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Exercise and Scoliosis

Exercise and Scoliosis: The Good, the Bad, and the Ugly
Written by Tyson Swigart

            Scoliosis is most commonly defined at a lateral spinal curvature of at least 10 degrees that often results in a visible rib bump when an individual bends forward at the waist. Mild cases of scoliosis are equally present in males and females, but severe cases are more common in women. Back pain is a common symptom and most cases of scoliosis are from unknown causes.
Conventional management options for scoliosis have traditionally included observation, bracing, and surgery, depending on the severity of the condition. Additional treatment options that have had success include massage therapy, traction, spinal manipulation, and acupuncture. Although not shown to reduce spinal curvatures, these therapies aid in reducing the pain associated with the condition.
Much controversy exists regarding exercise for patients with scoliosis. A 1941 study by the American Orthopedic Association erroneously demonstrated that exercise will cause scoliotic curvature to worsen in 60% of cases. This early study led a generation of physicians to recommend against exercise for their scoliosis patients.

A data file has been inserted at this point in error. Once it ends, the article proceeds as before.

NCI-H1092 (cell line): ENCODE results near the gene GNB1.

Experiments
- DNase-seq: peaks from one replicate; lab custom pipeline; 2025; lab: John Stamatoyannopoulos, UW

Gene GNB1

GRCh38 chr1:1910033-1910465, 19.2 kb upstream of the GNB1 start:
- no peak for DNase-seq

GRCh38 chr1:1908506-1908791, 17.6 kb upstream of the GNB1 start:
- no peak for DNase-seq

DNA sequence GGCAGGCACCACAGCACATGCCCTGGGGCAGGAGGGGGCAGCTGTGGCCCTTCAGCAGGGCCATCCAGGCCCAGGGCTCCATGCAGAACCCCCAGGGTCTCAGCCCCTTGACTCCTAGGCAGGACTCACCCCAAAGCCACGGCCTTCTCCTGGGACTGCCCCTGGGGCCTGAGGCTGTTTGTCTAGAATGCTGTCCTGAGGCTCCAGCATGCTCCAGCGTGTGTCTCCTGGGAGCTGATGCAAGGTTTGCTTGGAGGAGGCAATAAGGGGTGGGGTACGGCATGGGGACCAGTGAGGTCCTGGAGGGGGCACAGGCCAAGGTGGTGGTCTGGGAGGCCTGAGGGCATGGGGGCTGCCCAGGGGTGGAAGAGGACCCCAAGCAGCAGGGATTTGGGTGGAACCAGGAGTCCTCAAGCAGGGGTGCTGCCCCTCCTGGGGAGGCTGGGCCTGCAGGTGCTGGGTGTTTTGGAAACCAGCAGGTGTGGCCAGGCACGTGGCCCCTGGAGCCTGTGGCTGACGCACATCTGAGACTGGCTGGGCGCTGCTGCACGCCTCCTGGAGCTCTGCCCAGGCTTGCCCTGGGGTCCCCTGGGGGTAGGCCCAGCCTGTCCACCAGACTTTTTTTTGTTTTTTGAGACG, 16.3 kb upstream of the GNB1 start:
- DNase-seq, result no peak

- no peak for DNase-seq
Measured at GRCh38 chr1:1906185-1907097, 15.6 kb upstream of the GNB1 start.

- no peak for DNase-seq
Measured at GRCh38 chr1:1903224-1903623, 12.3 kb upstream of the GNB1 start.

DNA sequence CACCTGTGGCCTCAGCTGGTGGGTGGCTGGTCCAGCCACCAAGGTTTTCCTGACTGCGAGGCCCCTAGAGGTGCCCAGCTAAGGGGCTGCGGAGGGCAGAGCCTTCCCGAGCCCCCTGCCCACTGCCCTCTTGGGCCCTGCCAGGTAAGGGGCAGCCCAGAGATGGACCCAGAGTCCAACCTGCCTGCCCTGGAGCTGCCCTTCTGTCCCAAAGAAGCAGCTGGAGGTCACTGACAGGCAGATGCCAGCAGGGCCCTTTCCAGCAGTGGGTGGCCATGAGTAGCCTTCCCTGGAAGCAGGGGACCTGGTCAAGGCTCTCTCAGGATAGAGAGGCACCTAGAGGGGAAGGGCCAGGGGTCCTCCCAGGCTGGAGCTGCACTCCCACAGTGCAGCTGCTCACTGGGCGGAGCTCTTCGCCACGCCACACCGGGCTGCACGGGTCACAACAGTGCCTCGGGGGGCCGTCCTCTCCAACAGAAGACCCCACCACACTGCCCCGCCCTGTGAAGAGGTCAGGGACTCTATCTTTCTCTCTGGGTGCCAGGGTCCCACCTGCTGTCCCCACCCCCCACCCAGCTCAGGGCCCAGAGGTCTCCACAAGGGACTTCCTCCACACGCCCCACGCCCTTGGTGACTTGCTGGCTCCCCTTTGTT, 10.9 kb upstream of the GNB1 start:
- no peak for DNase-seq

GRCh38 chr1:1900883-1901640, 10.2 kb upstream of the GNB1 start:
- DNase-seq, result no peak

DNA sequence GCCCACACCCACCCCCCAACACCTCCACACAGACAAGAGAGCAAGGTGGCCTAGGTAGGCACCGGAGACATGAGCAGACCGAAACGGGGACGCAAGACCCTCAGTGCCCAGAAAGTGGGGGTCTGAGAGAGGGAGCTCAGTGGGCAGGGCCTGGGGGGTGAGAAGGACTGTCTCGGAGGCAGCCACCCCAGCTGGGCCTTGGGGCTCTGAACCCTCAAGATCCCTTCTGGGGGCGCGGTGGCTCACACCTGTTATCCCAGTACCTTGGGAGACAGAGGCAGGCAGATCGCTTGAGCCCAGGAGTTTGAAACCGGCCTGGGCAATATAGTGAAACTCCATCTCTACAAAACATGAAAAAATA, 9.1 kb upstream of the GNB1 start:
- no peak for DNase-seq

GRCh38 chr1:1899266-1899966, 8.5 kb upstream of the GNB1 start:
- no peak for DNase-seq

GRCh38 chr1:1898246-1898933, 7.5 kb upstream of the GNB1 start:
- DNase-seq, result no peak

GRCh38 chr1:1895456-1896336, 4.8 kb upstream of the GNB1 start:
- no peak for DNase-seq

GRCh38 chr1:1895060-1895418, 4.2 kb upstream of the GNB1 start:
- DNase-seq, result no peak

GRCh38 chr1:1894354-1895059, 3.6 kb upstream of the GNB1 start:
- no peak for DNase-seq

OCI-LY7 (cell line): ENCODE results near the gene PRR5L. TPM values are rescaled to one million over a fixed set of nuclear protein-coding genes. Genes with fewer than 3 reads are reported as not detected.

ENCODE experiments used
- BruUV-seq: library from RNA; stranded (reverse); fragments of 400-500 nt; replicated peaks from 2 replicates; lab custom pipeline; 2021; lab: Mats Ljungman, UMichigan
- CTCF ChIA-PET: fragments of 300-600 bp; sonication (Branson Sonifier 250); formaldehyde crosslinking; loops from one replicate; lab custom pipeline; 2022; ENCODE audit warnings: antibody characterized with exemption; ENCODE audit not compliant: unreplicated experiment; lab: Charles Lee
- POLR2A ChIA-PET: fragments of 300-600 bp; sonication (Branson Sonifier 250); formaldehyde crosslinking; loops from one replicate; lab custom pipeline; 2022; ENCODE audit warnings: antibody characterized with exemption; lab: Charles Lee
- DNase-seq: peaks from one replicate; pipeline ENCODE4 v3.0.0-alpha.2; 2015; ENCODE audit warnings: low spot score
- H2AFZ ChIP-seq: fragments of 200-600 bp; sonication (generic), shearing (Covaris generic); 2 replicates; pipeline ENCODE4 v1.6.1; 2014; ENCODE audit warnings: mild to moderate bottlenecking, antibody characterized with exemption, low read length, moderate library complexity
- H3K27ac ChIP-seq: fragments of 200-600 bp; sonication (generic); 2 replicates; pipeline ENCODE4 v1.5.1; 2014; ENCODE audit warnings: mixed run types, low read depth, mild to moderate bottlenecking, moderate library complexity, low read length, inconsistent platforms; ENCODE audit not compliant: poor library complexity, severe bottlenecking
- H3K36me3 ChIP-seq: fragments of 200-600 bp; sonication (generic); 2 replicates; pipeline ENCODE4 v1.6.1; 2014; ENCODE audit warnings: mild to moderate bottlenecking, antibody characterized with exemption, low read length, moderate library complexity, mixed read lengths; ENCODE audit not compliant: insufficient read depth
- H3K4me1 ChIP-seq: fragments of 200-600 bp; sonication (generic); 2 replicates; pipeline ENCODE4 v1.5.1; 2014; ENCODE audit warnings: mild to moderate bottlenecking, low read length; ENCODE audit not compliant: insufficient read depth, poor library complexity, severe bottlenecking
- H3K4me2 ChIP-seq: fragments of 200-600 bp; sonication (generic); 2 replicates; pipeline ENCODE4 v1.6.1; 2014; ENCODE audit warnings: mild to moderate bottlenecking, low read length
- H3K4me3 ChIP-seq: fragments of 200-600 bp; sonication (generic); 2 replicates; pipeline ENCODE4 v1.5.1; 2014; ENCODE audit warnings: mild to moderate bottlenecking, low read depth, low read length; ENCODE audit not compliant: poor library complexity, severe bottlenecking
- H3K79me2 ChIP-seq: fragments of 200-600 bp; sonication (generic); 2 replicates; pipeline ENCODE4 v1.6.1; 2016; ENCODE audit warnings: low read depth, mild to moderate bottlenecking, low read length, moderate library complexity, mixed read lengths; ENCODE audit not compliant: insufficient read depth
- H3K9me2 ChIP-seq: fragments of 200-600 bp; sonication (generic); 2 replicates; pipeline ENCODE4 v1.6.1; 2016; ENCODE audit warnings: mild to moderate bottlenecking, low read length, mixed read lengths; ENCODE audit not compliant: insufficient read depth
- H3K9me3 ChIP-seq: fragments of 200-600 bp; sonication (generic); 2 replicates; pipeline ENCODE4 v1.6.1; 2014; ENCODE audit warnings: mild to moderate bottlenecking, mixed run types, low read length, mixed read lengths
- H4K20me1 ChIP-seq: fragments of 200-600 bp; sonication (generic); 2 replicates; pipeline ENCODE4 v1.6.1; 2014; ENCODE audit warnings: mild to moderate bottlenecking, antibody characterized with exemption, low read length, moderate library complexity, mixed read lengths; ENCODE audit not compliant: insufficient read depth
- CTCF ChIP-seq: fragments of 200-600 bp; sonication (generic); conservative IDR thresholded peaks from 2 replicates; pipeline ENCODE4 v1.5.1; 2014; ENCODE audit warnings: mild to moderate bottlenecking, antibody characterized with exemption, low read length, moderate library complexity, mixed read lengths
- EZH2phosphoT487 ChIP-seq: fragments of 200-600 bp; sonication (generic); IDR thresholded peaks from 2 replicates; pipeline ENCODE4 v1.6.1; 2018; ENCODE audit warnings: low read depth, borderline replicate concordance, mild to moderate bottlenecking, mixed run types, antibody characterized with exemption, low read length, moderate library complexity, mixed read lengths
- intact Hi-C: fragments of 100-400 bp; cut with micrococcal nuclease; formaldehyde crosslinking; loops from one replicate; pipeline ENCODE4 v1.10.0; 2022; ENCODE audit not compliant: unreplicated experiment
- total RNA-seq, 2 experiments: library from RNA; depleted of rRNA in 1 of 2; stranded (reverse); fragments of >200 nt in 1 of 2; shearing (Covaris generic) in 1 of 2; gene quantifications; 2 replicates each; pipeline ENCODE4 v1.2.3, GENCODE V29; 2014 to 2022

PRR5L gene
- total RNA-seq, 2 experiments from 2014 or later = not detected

In 2009, a worldwide literature review of all relevant studies regarding exercise and scoliosis was published. The good news was that the general consensus supported physical activity in patients with scoliosis with some limitations and specific exclusions. Exercise was recommended for all cases when pain was not present and no progression of spinal curvature was observed. Exercise seems to help both physically and psychologically in most cases. Flexibility training was highly recommended by some authors.
The bad in regards to exercise for scoliotic patients is that some authors recommend against specific types of sports and exercises that involve the potential for spinal trauma and excessive torque. Among the sports mentioned are gymnastics, diving, cheerleading, and combat sports. However, each case must be evaluated individually, and no absolute limitations were recommended by the authors.
A disturbing association between elite level competition in certain sports at an early age and scoliosis was noted by seven different researchers. However, there is no clear evidence that a particular sport can directly contribute to the scoliosis. More research and observation needs to be conducted.
Exercising with scoliosis can be challenging- in particular if there is pain or concern about curvatures worsening. Establishing a relationship with a physician who is familiar with both exercise and scoliosis is highly recommended before beginning any fitness regimen. This is true regardless of age or gender. Under the right guidance, everyone can enjoy the benefits of exercise.

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